The Canning House Research Forum, emerging from our partnership with Canning House, is a five-year rolling programme of research and policy engagement led by our Canning House Research Fellow Dr Amir Lebdioui.
Until 2022, Dr Lebdioui has produced two reports titled "Inequality and Trade Diversification: How can Income Inequality in Latin America be Reduced beyond Commodity Booms?" and "Latin American Trade in the Age of Climate Change: Impact, Opportunities, and policy options." In his first report, Dr Amir Lebdioui, discusses the limits of what can be achieved in terms of inequality reduction without measures to diversify away from commodity dependence. In the second one he siscusses how the region can cope with the long-term trade effects of climate change as well as exploit the potential trade opportunities that arise from the global decarbonisation agenda.
You can read the full reports here and here.
The Forum consists of a series of three individual, policy-focused research projects aiming to advance knowledge and offer insights of practical application to political, economic, social, and business policy-making. It will produce various outputs and host numerous events on the theme of The Future of Latin America and the Caribbean.
1. Inequality, export diversification, and taxation in Latin America
After a decade of falling inequality in Latin America, recent years have seen disparities widen once more, leading to waves of protest across the region. In light of this, a growing number of scholars, politicians, civil society groups, and everyday citizens are calling for a new economic model that can reduce and reverse rampant income inequality.
This project aims to examine the paths towards a sustainable and just model of development in Latin America by investigating the complex relationships between income inequality, export diversification, and taxation.
The informal settlement of Papagaio in Belo Horizonte, Brazil (Fred Cardoso/Shutterstock)
By demonstrating the embeddedness of income inequality in the broader context of export concentration and by highlighting the role of taxation in both phenomena, this research sheds light on the need for a comprehensive, multidimensional approach to tackling inequality in the long term.
We aim to generate timely insights that will help policy-makers to generate a new economic model capable of fostering socioeconomic development and maintaining political stability.
2. Latin American Trade in the age of climate change
Commodity dependence and the vulnerability to climate change in Latin America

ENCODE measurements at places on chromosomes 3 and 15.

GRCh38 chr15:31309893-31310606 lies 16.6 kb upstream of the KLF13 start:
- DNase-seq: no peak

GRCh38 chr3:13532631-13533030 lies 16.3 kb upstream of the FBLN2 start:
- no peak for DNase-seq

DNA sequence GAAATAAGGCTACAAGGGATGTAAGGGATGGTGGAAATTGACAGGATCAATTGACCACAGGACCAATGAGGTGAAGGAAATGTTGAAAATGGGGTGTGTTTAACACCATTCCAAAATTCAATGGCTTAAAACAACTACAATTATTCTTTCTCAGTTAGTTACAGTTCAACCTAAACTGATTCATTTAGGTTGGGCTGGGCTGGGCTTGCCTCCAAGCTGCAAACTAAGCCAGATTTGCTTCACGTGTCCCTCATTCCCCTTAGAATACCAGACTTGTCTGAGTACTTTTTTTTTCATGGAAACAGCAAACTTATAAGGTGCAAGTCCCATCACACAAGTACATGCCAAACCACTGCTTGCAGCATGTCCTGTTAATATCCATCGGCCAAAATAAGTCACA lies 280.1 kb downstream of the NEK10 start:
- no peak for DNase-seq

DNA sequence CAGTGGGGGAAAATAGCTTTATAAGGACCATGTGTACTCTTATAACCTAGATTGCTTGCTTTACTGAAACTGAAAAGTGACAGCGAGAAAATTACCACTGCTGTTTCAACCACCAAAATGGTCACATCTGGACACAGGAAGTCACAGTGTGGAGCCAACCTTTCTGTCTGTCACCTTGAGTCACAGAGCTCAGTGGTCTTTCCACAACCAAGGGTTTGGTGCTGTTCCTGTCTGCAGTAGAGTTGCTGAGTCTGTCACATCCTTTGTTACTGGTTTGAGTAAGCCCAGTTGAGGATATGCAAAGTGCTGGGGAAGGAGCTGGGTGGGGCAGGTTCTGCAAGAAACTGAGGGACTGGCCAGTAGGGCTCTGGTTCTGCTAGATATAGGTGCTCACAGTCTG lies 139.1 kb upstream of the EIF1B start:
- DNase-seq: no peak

Latin American countries tend to rely on the exports of agro-based commodities and/or fossil fuels, which increases the vulnerability of their productive structures to climate change and its mitigation. This study will further assess the vulnerability of Latin American economies to climate change and justify the need for a process of economic diversification into new sectors and activities as swiftly as possible.
Opportunities for diversification may stem from the region’s endowment in so-called "minerals of the future". Latin America holds over half of the world reserves of lithium, for instance, which is a key component of green technologies.
This research project will investigate opportunities for and barriers to value addition in the region's lithium sector, as well as evaluating the possibility of regional cooperation to regionalise value chains around critical minerals in the context of a low carbon future.
Photo: Chuquicamata copper mine in Chile (Diego Delso, CC BY SA)
Latin America’s integration in renewable energy value chains: what opportunities exist?
A second element of the research will analyse the integration of Latin American countries within global value chains in the renewable energy sector:
• What opportunities exist for upgrading towards higher value added segments of renewable energy value chains?
• What kind of partnerships will be needed within and beyond the region?
This research is particularly important and timely given that Latin America is becoming a leading region in renewable energy deployment, with over 25 per cent of primary energy coming from renewables (twice the global average).
Photo: Solar panels in Atacama, Chile (Abriendomundo/Shutterstock)
A Latin American Green Deal?
In light of the region’s rampant inequality, there is a need for an alternative development model that can lead to the creation of decent jobs. Severe vulnerability to climate change as a result of dependence on agricultural and fossil-fuel exports also means that a Green New Deal could represent an opportunity for stimulating long-term and sustainable development in Latin America. This report therefore also assesses whether the opportunities and challenges for a Green Deal in Latin America.